This Article is From Mar 13, 2019

As Ayodhya Mediation Begins, Many Hope For End To Decades-Old Dispute

The Ayodhya dispute will be referred for mediation, the Supreme Court said last week.

Ayodhya case mediation: There is tight security around Faizabad University.


The three-member mediation panel appointed by the Supreme Court met with stakeholders for the first time in Uttar Pradesh's Faizabad town today. The Supreme Court had last week referred the Ram Janmabhoomi-Babri Masjid land dispute case for court-appointed and monitored mediation and expressed the view that the proceedings should be conducted with "utmost confidentiality" to ensure its success.

At the Faizabad University, the venue of the mediation process, the Uttar Pradesh police had put up barricades on all roads that led to a guest house where the meetings are taking place. No one was allowed to go inside the campus without proper identification and a thorough security check.

"There always is hope and one should make use of the opportunity. If the Supreme Court has said we should talk, we will talk and who knows a solution will come out," said Avi Mukhteshwaranand, who was representing the Sharda Peeth, a stakeholder in the dialogue process.

Ten kilometres away, in the temple town of Ayodhya - home to the land that is the genesis of the dispute over the Ram Janmabhoomi-Babri Masjid, almost everyone welcomed the mediation but said neither side should be stubborn.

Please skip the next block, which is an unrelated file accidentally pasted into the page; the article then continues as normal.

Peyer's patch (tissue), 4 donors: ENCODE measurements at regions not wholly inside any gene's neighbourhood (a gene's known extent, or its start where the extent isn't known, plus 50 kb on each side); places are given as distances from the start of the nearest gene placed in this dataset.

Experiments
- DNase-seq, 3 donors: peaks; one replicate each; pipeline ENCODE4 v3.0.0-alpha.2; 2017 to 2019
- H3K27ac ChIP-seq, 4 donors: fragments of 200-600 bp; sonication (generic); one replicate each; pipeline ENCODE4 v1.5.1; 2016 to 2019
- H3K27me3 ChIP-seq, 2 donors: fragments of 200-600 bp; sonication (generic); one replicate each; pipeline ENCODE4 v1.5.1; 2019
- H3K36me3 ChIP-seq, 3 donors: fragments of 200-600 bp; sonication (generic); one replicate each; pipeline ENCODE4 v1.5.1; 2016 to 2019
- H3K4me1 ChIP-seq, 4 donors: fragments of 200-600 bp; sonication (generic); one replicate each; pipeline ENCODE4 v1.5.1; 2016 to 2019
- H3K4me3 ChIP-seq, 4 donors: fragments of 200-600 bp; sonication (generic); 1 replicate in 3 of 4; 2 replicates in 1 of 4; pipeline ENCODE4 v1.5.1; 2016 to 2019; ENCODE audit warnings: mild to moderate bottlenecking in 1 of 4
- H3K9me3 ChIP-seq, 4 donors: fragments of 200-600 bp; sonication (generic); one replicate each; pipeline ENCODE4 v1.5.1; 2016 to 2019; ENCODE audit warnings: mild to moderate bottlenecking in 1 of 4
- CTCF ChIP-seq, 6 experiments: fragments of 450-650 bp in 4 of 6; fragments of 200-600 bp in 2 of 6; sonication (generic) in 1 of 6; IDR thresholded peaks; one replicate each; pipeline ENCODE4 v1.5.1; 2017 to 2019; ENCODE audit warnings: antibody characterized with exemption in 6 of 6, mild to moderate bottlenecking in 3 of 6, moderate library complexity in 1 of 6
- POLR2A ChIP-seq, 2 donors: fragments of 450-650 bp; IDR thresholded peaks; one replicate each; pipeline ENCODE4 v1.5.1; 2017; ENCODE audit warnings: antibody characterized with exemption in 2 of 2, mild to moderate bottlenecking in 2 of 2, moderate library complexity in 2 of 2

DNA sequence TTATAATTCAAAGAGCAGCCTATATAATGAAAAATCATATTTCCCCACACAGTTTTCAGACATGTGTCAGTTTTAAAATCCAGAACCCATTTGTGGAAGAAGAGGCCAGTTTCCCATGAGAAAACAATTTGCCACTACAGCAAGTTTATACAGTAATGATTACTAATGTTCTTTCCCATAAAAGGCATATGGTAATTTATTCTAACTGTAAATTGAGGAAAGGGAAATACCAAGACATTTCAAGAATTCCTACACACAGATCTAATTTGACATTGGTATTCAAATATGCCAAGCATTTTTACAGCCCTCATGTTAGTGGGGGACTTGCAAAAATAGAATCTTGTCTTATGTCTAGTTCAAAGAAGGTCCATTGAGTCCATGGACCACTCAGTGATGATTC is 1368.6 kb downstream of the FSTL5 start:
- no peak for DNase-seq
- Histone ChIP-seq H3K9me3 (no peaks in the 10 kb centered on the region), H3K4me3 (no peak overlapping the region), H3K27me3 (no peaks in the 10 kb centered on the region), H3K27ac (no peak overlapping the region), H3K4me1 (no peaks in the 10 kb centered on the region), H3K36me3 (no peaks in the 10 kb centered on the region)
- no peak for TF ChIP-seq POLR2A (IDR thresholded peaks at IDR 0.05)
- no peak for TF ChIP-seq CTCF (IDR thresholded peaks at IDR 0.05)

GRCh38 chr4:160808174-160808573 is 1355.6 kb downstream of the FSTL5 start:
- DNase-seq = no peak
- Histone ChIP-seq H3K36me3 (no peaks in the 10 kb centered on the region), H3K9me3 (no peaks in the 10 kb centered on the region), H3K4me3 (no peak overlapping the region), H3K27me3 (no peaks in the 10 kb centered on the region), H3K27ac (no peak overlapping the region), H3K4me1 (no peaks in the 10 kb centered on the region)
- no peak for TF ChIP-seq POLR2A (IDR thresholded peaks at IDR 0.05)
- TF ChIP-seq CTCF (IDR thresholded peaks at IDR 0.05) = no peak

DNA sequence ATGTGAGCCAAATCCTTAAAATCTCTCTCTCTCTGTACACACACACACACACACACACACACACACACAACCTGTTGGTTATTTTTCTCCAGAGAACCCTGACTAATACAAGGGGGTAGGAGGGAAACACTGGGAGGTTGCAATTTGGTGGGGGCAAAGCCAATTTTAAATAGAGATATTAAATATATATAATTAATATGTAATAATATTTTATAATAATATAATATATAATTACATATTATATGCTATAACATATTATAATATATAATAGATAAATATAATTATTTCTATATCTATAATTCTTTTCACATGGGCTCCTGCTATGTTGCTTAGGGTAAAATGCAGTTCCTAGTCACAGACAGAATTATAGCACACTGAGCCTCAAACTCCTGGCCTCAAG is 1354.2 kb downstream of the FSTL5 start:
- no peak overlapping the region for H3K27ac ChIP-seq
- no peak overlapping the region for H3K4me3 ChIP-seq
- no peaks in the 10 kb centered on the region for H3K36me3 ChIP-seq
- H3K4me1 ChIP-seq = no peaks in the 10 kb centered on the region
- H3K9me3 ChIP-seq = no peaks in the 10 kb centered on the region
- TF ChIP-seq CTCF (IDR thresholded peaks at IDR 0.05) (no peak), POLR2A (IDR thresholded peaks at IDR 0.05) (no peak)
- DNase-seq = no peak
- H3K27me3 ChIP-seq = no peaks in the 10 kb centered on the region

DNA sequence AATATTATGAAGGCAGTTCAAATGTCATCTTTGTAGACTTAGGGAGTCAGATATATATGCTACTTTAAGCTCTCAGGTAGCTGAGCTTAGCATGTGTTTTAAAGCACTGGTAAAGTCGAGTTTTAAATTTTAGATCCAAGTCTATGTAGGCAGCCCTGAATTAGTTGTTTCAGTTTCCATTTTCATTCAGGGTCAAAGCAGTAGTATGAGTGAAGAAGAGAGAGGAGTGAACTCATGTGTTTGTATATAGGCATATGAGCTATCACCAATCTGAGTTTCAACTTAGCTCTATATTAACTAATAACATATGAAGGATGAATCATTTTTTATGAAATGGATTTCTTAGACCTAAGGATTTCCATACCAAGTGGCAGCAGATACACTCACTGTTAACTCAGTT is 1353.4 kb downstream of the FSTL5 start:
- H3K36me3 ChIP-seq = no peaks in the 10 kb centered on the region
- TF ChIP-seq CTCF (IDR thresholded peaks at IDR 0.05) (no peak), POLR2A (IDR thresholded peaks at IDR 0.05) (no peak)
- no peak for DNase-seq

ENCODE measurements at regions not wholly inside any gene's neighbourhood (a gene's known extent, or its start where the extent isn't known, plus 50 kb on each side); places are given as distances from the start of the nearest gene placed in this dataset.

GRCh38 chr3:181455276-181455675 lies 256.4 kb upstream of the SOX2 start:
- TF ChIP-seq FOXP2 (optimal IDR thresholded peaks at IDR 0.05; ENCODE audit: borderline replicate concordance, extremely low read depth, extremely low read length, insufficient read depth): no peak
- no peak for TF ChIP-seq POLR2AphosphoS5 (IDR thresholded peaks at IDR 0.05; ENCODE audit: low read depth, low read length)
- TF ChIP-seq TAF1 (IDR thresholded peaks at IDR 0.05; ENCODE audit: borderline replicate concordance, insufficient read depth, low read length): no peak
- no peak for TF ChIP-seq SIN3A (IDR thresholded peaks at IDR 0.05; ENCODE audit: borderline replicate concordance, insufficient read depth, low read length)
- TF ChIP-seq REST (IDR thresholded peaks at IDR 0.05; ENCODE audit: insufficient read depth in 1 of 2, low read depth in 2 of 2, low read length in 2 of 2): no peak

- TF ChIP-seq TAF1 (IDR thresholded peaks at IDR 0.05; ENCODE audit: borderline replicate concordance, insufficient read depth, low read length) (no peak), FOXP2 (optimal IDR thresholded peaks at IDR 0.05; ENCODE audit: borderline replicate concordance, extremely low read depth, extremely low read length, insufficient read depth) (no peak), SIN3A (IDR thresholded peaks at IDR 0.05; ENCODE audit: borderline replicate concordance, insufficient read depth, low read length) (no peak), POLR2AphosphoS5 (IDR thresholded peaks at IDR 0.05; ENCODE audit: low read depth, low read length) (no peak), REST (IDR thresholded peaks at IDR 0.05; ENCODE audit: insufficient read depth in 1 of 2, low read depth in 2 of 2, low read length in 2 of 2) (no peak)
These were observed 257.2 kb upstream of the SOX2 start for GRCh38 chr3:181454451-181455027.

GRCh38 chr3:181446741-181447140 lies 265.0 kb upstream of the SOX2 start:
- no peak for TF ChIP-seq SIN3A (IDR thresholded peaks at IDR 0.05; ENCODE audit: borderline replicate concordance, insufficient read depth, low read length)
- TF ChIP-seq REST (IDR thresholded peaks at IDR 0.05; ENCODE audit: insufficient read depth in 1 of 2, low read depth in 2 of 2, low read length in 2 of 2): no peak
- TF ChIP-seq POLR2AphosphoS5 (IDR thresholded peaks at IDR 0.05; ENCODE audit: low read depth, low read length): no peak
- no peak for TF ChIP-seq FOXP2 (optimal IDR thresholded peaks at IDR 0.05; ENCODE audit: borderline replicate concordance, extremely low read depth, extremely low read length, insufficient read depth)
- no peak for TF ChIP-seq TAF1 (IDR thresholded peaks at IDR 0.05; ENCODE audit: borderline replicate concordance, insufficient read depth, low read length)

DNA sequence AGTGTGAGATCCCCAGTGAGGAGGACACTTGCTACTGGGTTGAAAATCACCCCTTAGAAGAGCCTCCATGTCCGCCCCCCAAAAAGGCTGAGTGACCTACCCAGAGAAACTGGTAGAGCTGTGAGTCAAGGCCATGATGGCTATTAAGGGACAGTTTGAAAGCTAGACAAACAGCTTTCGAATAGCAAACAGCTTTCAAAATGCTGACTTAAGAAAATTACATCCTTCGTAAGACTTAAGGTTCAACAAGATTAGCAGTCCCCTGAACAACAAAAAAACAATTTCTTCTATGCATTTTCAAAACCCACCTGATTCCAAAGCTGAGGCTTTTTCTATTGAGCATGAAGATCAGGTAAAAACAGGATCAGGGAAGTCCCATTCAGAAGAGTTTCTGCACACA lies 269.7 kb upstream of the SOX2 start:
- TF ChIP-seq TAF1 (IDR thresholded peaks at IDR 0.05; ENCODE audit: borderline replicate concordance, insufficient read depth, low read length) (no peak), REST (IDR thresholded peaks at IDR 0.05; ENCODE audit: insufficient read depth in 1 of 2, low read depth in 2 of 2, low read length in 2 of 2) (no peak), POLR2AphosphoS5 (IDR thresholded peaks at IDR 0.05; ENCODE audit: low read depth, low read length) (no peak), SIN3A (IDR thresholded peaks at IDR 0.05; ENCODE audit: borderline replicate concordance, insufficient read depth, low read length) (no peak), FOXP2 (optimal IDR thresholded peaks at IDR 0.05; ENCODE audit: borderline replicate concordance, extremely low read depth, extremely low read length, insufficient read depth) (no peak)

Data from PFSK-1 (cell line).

The family of 55-year-old Sita Devi - the custodians of a decades-old but crumbling temple said they want the construction of the Ram Temple at the disputed site, but only through a dialogue. "There should be no ladai-jhagda (fighting). There is hope from the mediation process. If the people want, a temple will come up. If they don't, then it won't happen," Sita Devi said.

At the over seven-centuries-old Syed Mohd Ibrahim Dargah, caretaker Mohd Junaid Qadri said the renovation of the Dargah and the adjoining mosque was paid for also by Hindus in the area a few years ago. People here largely believe that mediation is a good idea but things should now be settled.

"It's a very good thing. But the condition is that both sides should try to hammer out a solution. The intent should be right. There should be no politics. Then it is possible. But if politics creeps in like in every aspect, then nothing will happen and we will have to wait for the court judgement," said Mr Qadri.